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Juul to cut up to 15% of staff as backlash against vaping intensifies


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Juul to cut up to 15% of staff as backlash against vaping intensifies

Juul is to cut up to 15 per cent of its staff as it attempts to deal with a growing backlash against vaping. The e-cigarette market leader has pulled back sharply from its plans for rapid growth after attracting close scrutiny from regulators and lawmakers wary of the health impacts of vaping, particularly among young…

Juul to cut up to 15% of staff as backlash against vaping intensifies

Juul is to cut up to 15 per cent of its staff as it attempts to deal with a growing backlash against vaping.

The e-cigarette market leader has pulled back sharply from its plans for rapid growth after attracting close scrutiny from regulators and lawmakers wary of the health impacts of vaping, particularly among young people.

“To right-size the business, the workforce will be reduced between now and the end of the year,” Juul said.

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Around 500 jobs could go, the Wall Street Journal reported. Juul did not confirm the figures.

Juul chief executive KC Crosthwaite, who took the helm last month, said the vaping industry was undergoing a “necessary reset”. A restructure would allow Juul to focus on reducing underage e-cigarette use, invest in research and earn operating licences around the world, Mr Crosthwaite said in a statement.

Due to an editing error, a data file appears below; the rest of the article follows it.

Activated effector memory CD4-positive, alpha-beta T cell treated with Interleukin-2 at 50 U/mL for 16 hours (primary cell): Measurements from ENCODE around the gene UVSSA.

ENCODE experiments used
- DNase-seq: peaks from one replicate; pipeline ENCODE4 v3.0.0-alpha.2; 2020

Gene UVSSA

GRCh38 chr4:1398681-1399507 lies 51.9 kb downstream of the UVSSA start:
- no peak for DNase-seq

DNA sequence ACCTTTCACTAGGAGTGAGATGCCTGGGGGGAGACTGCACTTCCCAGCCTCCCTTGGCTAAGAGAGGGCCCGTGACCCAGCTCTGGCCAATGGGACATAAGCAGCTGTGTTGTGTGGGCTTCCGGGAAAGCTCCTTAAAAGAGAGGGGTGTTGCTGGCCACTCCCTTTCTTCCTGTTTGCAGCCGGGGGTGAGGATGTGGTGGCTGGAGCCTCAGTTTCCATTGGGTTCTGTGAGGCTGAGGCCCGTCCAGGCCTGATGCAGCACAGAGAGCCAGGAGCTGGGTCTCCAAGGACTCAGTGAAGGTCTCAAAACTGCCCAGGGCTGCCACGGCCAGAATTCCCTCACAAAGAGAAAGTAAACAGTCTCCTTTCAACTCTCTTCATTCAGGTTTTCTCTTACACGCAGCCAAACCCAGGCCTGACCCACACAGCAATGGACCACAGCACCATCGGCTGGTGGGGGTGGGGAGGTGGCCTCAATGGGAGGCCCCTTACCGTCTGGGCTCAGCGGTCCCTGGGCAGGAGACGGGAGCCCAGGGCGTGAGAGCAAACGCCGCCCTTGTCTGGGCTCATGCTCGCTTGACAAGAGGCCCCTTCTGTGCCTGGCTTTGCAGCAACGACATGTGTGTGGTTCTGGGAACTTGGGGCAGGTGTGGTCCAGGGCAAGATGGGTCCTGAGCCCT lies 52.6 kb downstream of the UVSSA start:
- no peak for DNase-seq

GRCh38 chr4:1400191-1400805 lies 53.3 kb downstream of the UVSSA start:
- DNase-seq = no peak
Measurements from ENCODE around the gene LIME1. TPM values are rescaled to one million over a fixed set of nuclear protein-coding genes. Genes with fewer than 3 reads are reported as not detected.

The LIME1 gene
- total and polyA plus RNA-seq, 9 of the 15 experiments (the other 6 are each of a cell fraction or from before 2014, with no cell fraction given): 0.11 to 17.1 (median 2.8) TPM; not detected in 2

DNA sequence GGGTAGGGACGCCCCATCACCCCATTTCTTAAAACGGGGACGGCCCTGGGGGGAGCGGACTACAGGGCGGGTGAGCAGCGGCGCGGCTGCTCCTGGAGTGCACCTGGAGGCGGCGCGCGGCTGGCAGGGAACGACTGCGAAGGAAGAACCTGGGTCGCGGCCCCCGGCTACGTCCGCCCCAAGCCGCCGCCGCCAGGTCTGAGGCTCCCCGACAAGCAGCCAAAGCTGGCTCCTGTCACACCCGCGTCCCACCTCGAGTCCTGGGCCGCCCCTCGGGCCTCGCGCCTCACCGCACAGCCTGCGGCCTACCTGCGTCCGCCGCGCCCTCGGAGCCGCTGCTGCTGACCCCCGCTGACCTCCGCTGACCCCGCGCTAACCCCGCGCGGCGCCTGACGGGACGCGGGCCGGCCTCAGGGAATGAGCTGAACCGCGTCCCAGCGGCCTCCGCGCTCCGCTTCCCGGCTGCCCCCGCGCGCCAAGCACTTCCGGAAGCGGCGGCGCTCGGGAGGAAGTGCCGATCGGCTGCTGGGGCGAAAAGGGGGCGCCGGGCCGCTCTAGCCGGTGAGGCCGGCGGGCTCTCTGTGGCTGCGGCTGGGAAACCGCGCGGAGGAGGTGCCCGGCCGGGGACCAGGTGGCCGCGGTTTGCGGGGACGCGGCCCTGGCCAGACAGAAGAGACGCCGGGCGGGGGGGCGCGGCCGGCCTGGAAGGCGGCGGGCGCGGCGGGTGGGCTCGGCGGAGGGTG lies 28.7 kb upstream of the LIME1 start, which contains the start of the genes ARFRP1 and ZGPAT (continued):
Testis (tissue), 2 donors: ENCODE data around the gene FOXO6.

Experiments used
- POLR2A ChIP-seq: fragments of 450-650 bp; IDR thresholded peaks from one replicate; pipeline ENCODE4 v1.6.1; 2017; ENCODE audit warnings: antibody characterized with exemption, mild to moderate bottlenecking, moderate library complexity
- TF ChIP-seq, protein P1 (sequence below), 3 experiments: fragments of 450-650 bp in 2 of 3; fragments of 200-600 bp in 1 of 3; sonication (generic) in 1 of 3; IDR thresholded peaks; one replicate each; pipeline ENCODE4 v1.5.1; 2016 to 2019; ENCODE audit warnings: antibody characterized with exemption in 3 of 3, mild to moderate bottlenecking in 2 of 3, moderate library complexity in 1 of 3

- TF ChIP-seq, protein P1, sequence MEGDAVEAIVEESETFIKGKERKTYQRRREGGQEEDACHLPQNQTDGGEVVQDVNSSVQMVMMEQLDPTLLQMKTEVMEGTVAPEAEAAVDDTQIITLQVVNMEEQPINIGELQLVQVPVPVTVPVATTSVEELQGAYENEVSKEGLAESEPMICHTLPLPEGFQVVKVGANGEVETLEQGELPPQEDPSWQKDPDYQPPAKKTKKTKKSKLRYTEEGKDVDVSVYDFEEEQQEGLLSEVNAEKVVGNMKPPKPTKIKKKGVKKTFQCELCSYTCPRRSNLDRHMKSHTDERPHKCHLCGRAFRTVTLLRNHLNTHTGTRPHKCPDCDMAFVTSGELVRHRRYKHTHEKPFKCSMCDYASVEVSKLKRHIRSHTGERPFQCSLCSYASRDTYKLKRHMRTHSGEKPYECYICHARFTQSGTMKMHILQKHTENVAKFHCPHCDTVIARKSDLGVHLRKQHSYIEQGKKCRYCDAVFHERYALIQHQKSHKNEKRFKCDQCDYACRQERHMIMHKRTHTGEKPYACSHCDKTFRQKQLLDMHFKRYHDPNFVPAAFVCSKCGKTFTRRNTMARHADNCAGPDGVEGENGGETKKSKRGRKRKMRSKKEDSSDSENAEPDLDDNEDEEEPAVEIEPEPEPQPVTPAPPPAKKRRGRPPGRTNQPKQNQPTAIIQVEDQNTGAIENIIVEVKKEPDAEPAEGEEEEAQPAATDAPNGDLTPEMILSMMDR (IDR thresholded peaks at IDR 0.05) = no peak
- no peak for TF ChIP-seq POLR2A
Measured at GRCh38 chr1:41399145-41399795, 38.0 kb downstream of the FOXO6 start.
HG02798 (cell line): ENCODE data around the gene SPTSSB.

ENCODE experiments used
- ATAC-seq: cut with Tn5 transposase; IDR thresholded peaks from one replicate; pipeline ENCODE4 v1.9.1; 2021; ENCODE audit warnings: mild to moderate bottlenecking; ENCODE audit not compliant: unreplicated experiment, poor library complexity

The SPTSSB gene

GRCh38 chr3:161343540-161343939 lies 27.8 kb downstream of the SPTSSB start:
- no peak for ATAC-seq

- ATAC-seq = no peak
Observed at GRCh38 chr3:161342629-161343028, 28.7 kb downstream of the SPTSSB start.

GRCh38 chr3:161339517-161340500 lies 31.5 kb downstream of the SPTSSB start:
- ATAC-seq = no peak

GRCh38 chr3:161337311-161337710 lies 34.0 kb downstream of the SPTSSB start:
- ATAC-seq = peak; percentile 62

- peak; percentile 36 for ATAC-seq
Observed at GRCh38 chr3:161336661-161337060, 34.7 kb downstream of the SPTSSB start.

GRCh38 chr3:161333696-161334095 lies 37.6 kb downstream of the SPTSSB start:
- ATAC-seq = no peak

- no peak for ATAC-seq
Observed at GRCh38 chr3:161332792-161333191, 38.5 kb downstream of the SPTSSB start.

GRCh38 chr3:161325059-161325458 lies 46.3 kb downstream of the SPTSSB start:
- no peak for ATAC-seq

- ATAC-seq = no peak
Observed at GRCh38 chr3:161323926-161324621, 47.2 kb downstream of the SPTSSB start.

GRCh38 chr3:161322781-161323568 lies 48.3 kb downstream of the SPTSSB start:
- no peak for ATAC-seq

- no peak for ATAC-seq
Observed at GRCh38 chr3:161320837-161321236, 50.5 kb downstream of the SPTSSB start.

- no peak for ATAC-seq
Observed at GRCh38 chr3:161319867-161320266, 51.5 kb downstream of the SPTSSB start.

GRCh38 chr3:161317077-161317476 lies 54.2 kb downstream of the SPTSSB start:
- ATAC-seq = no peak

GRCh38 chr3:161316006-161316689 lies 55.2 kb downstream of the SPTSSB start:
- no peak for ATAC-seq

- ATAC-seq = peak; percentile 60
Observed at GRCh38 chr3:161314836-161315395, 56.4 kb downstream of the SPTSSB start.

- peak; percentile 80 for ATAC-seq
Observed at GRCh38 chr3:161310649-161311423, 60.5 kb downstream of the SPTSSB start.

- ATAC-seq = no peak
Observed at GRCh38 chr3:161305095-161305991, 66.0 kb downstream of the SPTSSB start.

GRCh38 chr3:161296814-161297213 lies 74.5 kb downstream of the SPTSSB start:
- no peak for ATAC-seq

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right Created with Sketch.

After ascending rapidly to dominance of the lucrative American vaping market, Juul is now facing attacks on several fronts.

Three US school districts filed a lawsuit against Juul earlier this month, accusing the company of endangering students and forcing educators to divert time and money to fight an epidemic of nicotine addiction.

Juul, which is part-owned by tobacco giant Altria, is accused of deliberately targeting children with flavoured e-cigarettes and colourful branding.

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Last month a survey of more than 12,000 16 to 19-year-olds found that 83 per cent of respondents reported seeing vape adverts.

Juul has denied pushing its products on teens, but there is no doubt that the popularity of vaping has soared, prompting public health officials to take action.

In a bid to placate lawmakers, the company announced earlier this month that it had halted sales of most of its flavoured nicotine pods which are seen to be more appealing to young people.

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But the move appears unlikely to be enough to avert a mandatory ban from the Trump administration and federal authorities.

“We want anything that’s attractive to kids to not be available for kids,” US health secretary Alex Azar said in response to Juul’s announcement.

Vaping has been linked to fatal lung disease, thought to be a form of viral pneumonia, but experts say it is likely this is caused by black market cannabis vaping materials rather than legitimately sold and tested e-cigarettes.

Most research has found vaping to be significantly safer than smoking, and use of e-cigarettes may help between 50,000 and 70,000 smokers in England quit every year.

Researchers from University College London (UCL) assessed the correlation between the use of e-cigarettes and the success rate of quitting smoking.

Recent figures from Action on Smoking and Health (ASH), also show that the number of people vaping in the UK has reached an all-time high.

According to the UK charity, 3.6 million people in the UK currently use e-cigarettes, a rise of 12.5 per cent in one year.

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